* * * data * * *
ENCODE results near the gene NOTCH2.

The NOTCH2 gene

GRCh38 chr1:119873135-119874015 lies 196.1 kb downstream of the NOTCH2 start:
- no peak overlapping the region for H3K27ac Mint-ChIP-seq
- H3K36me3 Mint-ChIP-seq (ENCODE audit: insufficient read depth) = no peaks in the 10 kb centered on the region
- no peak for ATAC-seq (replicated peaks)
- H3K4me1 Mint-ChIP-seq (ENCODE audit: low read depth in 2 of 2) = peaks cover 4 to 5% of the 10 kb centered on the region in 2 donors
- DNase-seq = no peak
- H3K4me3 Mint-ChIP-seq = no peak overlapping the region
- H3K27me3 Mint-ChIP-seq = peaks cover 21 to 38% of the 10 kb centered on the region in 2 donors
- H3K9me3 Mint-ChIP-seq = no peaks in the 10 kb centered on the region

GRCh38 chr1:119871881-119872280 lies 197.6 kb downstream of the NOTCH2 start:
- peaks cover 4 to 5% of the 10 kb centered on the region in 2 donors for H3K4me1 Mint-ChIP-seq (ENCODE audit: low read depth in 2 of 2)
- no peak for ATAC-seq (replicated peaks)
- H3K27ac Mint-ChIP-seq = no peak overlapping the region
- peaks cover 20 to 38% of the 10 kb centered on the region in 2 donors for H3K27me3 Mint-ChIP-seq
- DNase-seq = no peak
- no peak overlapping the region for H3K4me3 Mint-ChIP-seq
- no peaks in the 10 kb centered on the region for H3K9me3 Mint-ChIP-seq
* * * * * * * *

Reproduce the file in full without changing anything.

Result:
ENCODE results near the gene NOTCH2.

The NOTCH2 gene

GRCh38 chr1:119873135-119874015 lies 196.1 kb downstream of the NOTCH2 start:
- no peak overlapping the region for H3K27ac Mint-ChIP-seq
- H3K36me3 Mint-ChIP-seq (ENCODE audit: insufficient read depth) = no peaks in the 10 kb centered on the region
- no peak for ATAC-seq (replicated peaks)
- H3K4me1 Mint-ChIP-seq (ENCODE audit: low read depth in 2 of 2) = peaks cover 4 to 5% of the 10 kb centered on the region in 2 donors
- DNase-seq = no peak
- H3K4me3 Mint-ChIP-seq = no peak overlapping the region
- H3K27me3 Mint-ChIP-seq = peaks cover 21 to 38% of the 10 kb centered on the region in 2 donors
- H3K9me3 Mint-ChIP-seq = no peaks in the 10 kb centered on the region

GRCh38 chr1:119871881-119872280 lies 197.6 kb downstream of the NOTCH2 start:
- peaks cover 4 to 5% of the 10 kb centered on the region in 2 donors for H3K4me1 Mint-ChIP-seq (ENCODE audit: low read depth in 2 of 2)
- no peak for ATAC-seq (replicated peaks)
- H3K27ac Mint-ChIP-seq = no peak overlapping the region
- peaks cover 20 to 38% of the 10 kb centered on the region in 2 donors for H3K27me3 Mint-ChIP-seq
- DNase-seq = no peak
- no peak overlapping the region for H3K4me3 Mint-ChIP-seq
- no peaks in the 10 kb centered on the region for H3K9me3 Mint-ChIP-seq